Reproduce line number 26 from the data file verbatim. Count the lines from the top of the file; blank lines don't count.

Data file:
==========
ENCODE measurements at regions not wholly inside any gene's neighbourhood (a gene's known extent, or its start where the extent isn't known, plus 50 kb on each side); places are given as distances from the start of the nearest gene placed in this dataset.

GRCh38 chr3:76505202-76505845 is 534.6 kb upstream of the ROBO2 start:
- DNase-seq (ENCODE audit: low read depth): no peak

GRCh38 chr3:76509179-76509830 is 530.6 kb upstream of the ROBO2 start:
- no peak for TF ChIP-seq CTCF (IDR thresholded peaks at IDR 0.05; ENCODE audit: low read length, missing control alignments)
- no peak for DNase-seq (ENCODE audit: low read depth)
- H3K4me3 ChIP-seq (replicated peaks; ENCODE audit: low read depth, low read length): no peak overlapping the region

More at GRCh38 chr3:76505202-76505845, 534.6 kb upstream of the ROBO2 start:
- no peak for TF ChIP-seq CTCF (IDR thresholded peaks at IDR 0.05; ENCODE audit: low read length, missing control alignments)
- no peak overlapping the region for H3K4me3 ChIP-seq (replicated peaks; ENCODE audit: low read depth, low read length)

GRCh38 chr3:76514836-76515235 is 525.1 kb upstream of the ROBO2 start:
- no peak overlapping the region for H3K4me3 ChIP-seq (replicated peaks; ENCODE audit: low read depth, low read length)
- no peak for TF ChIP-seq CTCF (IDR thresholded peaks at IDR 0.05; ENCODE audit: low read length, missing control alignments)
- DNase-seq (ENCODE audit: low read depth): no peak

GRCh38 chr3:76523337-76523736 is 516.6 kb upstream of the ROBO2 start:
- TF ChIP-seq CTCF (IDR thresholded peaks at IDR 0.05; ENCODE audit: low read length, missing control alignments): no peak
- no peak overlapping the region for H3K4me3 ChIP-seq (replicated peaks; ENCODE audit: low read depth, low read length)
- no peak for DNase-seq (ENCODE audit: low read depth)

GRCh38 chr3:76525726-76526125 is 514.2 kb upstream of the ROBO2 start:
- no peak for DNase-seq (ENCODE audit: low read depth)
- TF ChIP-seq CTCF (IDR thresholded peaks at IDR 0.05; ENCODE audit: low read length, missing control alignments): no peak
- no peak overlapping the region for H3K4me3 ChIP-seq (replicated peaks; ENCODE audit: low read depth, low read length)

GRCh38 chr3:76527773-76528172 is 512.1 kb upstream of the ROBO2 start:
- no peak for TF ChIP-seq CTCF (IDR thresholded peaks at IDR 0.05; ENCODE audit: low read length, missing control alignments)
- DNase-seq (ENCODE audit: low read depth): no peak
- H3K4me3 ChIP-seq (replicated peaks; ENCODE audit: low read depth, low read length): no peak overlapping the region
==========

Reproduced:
- H3K4me3 ChIP-seq (replicated peaks; ENCODE audit: low read depth, low read length): no peak overlapping the region